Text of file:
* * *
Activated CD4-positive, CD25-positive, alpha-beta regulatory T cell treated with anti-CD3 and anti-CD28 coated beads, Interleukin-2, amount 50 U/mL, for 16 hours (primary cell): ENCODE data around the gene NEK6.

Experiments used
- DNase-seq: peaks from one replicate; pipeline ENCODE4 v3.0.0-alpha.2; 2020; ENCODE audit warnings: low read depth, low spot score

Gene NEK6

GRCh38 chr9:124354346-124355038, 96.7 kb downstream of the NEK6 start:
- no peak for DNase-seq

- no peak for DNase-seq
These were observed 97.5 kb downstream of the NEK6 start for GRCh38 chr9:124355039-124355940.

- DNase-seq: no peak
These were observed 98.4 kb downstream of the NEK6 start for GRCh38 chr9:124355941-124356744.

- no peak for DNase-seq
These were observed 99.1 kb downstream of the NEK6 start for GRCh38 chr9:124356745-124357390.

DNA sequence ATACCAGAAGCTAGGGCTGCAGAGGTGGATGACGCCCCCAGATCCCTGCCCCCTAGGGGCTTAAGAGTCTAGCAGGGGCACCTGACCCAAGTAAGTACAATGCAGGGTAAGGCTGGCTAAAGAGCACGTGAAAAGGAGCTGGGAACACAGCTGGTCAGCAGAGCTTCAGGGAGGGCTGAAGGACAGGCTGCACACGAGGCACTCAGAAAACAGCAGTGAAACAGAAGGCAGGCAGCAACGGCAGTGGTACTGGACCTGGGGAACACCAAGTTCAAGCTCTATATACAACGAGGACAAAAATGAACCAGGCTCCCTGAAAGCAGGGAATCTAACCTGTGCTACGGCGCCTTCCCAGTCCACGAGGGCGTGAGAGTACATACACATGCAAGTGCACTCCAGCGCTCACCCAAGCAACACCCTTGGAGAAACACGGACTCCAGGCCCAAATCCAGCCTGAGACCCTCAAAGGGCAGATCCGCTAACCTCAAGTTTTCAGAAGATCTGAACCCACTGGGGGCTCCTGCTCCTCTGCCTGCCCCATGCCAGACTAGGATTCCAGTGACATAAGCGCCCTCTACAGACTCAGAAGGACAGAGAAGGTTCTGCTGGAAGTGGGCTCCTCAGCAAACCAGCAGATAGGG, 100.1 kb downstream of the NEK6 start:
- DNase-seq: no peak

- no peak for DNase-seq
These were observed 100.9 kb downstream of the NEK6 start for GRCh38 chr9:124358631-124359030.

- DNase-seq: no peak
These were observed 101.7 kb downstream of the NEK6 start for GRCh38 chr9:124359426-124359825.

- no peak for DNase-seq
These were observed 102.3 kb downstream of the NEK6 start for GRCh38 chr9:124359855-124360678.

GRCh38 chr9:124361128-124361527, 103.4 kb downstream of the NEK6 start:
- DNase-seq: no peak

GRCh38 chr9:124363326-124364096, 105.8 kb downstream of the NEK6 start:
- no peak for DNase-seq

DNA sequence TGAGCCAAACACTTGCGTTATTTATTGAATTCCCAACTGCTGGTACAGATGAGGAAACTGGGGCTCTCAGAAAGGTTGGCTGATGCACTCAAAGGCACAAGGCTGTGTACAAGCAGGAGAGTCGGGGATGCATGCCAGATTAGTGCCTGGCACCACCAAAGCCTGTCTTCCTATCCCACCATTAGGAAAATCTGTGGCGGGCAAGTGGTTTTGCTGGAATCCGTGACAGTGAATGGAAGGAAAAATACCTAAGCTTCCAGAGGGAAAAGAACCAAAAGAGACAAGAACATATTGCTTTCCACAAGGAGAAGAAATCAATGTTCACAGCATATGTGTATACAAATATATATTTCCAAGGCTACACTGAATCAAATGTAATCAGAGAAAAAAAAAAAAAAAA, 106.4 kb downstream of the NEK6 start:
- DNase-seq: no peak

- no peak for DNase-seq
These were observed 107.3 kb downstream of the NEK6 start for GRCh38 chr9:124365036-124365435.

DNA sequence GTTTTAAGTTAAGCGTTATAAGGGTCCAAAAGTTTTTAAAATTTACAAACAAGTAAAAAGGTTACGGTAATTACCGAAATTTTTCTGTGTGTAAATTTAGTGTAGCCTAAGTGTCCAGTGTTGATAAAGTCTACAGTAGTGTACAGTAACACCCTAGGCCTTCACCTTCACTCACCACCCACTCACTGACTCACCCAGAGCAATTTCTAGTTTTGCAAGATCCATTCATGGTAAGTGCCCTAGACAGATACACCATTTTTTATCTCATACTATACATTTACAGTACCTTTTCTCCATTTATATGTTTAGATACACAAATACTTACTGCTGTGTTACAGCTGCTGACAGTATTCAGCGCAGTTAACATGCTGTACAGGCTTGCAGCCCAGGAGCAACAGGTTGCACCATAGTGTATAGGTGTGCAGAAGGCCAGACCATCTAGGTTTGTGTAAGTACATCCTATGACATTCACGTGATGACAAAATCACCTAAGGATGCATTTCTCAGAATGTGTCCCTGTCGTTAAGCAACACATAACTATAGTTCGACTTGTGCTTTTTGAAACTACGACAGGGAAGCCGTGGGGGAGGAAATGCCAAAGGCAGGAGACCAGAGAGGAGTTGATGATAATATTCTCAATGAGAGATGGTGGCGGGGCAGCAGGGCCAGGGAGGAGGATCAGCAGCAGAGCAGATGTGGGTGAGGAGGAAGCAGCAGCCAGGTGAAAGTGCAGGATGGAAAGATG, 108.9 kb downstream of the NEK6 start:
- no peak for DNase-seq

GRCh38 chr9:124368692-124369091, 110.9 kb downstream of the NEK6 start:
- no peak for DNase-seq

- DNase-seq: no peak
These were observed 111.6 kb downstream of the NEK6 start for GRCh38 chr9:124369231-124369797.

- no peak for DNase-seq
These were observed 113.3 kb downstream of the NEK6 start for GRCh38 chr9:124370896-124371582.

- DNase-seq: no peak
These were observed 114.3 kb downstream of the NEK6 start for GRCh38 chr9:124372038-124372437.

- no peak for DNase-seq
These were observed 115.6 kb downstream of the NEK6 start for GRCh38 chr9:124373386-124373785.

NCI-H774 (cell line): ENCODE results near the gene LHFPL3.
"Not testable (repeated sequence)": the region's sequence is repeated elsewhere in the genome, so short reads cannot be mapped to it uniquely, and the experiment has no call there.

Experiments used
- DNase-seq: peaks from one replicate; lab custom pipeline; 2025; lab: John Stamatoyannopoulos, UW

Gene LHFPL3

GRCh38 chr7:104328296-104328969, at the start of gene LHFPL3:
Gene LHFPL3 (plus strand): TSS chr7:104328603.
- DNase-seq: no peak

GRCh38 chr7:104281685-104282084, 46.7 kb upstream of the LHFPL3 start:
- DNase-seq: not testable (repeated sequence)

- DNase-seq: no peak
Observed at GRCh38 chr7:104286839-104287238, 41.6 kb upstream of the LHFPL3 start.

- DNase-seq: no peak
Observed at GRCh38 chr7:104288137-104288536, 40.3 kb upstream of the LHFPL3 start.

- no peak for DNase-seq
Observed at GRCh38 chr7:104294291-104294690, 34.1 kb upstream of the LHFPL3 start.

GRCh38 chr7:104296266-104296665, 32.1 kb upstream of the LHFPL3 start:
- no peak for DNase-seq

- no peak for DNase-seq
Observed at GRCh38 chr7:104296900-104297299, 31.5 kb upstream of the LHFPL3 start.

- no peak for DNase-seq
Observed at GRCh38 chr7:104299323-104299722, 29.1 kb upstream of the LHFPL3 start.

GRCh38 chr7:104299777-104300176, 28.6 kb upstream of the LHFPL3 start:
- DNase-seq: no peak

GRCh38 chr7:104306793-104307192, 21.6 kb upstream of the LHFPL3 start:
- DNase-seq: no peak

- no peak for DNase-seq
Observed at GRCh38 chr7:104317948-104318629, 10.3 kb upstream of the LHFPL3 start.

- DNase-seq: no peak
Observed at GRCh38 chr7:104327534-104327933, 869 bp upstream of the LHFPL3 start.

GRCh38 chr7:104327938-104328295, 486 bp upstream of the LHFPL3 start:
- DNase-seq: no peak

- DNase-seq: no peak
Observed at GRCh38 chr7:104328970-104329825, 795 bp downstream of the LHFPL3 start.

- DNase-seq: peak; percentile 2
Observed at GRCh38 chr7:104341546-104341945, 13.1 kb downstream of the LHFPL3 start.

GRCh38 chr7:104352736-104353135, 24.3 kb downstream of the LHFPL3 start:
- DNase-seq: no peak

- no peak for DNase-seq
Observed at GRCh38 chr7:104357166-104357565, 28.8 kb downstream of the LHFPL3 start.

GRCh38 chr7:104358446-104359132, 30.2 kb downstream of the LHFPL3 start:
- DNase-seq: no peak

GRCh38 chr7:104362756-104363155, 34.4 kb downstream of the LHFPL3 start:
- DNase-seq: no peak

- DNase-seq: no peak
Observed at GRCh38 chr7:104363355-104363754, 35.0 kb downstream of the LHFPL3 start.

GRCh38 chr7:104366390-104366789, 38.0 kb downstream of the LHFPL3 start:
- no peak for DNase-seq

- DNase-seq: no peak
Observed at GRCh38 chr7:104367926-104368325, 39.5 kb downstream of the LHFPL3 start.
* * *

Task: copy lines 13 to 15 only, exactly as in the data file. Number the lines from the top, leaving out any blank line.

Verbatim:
DNA sequence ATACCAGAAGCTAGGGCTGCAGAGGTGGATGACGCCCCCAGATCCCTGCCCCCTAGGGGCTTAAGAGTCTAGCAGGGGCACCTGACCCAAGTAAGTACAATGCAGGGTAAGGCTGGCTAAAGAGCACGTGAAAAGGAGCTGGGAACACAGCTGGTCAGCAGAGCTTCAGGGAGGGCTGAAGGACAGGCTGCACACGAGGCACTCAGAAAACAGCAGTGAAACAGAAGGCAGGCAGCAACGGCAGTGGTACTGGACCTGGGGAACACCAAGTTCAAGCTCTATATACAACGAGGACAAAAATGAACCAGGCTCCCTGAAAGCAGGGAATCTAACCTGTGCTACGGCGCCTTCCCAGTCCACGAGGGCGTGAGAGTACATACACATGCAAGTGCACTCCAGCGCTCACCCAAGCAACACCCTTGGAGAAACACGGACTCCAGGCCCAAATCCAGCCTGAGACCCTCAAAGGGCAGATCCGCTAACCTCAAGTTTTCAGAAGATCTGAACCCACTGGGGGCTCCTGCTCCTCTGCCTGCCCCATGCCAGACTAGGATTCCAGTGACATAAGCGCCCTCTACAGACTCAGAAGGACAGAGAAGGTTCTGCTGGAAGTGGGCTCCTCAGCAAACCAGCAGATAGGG, 100.1 kb downstream of the NEK6 start:
- DNase-seq: no peak

- no peak for DNase-seq